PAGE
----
Mandala Thangka Wallpapers
The description of Mandala Thangka Wallpapers
- Wheel of Life (Bhavachakra) Mandala
- 5 Dhyani Buddhas Mandala
- Mahakala (Dharma Protector) Mandala
- Manjushri Mandala
- Medicine Buddha Mandala
- Padmasambhava Mandala
- Shakyamuni Mandala
- 21 Taras Mandala
- Vairochana Mandala
- Vajrasattva Yab-yum Mandala
- Vajrayogini Mandala
- White Tara Mandala
Mandalas, What Are They?
The word Mandala means "circle". A Mandala represents wholeness, a cosmic diagram reminding us of our relation to infinity, extending beyond and within our bodies and minds.
The mandala appears to us in all aspects of life, the Earth, the Sun, the Moon and more obviously the circles of life encompassing friends, family and communities.
Mandalas are circular designs symbolising the notion that life is never ending. Many mandalas have spiritual significance to an individual or group of individuals. The Hindus were one of the first people to use a mandala as a spiritual tool, but the mandalas most individuals are familiar with, are ones made by Buddhists.
Mandalas are used for meditation purposes allowing the individual meditating to become one with the universe. There are not many who are able to achieve this state of mind from just studying a mandala. The symbolism behind the creation of a mandala can have significant meaning for many individuals whether they are Jewish, Buddhist, Christian, Pagan or of any other religious orientation.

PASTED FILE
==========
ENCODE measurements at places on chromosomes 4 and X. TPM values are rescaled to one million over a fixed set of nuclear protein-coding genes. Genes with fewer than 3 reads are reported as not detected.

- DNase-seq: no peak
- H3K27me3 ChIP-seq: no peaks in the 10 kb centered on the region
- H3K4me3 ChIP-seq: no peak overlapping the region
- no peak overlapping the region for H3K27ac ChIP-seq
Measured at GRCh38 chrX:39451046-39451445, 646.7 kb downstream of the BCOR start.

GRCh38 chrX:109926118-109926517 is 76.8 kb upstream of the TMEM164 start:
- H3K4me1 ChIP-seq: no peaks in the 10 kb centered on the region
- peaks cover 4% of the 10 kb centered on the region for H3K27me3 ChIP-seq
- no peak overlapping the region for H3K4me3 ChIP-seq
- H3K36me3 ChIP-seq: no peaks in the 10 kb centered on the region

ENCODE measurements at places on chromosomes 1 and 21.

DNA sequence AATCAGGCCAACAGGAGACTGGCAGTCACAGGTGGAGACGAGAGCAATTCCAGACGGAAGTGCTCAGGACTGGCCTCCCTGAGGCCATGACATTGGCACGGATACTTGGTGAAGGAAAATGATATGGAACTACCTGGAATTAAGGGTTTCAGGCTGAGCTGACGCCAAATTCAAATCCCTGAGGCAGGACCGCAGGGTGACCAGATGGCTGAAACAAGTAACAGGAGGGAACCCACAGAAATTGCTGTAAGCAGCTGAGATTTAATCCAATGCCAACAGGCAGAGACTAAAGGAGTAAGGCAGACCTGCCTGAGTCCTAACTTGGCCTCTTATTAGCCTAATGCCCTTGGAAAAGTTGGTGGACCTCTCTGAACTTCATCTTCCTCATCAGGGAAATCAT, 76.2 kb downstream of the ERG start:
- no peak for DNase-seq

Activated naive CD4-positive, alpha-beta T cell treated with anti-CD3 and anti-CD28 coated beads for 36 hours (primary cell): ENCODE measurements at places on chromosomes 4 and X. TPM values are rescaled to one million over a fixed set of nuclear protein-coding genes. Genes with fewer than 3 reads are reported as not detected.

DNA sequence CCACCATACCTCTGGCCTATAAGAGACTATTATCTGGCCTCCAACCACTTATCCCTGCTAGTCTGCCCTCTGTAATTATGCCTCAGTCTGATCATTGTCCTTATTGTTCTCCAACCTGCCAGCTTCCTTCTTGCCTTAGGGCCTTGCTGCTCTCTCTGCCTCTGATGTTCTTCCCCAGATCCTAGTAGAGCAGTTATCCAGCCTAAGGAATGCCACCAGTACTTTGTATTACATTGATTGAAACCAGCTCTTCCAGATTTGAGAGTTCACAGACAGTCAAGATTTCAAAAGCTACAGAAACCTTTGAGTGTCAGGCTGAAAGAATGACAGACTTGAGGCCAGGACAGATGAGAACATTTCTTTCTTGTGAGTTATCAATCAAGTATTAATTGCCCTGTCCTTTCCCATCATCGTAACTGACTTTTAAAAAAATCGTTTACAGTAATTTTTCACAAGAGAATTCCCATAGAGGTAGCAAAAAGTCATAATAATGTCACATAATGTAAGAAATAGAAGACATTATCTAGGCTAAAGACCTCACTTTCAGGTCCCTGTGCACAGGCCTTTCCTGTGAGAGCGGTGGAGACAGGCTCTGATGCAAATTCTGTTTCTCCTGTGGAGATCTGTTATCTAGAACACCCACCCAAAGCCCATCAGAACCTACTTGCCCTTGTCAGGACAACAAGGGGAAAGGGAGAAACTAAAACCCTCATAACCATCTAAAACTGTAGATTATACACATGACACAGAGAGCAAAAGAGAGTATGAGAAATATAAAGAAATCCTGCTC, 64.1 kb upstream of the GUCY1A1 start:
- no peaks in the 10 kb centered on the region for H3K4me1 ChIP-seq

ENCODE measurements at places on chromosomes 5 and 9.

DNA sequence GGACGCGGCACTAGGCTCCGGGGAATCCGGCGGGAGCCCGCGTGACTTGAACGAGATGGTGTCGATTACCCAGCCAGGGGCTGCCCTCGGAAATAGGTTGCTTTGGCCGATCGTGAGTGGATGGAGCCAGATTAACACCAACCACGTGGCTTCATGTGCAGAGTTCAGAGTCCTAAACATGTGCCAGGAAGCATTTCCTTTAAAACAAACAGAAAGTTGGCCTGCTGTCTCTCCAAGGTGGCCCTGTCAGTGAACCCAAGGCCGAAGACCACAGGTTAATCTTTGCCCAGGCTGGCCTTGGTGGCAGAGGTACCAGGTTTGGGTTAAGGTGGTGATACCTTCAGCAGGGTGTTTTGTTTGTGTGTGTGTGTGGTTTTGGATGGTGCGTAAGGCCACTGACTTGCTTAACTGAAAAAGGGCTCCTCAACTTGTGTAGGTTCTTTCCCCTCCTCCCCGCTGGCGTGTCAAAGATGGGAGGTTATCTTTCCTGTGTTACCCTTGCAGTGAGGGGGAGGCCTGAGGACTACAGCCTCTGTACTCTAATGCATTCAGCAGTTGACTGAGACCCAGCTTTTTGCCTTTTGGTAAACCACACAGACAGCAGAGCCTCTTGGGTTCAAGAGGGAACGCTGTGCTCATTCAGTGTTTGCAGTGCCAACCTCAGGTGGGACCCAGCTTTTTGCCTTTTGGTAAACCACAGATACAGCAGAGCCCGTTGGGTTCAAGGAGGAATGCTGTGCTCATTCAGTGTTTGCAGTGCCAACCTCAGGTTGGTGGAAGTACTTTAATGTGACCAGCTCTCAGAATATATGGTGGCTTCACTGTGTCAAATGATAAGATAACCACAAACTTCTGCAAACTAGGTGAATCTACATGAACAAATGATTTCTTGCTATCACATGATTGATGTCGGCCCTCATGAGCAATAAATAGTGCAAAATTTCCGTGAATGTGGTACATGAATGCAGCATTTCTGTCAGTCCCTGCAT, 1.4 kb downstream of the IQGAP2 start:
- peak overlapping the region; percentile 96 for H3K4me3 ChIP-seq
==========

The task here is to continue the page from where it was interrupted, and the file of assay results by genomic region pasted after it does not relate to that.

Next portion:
Mandalas can be created by individuals to symbolize their journeys through life. Mandalas can also tell a story of where an individual has been. In some cases they will reveal the individual's path in life. Groups can create mandalas that will reveal what they should be doing in order to grow and develop as a group.
There are many uses for a mandala. The design of the mandala is supposed to be visually appealing so as to absorb the mind in such a way that irritating thoughts are unable to get through and a spiritual essence surrounds the individual observing the mandala, which in turn allows the individual a higher consciousness or awareness, almost as though being hypnotised. This allows the busy mind to take a break while the creative mind is allowed to run free. Shortly, mandala is primarily used as a form of meditation to gain knowledge from within.
Select a mandala that appeals to you. You should know the meaning of the mandala you have chosen or set your own meaning before using it for meditation.
Once the intention has been set, you can begin focussing on the mandala. Allow yourself to take in the lovely designs, allow your mind to wander. Just like watching a candle flame in candle therapy, if your mind starts to think about the usual mundane things, simply bring your focus and attention back to the beauty of the mandala. Let the mandala absorb all your attention, by falling into it and gazing into the colours, swim in its patterns. As you begin to fall into the mandala, you will experience a feeling of lightness and intuitive thoughts may arise. Relax, let thoughts and feelings come to you. Float with it. If you begin to feel panic, feel lost, uncomfortable or if you start thinking about those "mundane" things again, just relax and refocus your attention back to the mandala.
Everyone experiences different feelings. But if you have a relaxed demeanour whilst focussed on the mandala you have obviously achieved what was intended. You should come away with clarity of the intention you or the particular mandala set before the meditation.
*Text extracted from: http://spiritualawakening.weebly.com/mandalas-what-are-they.html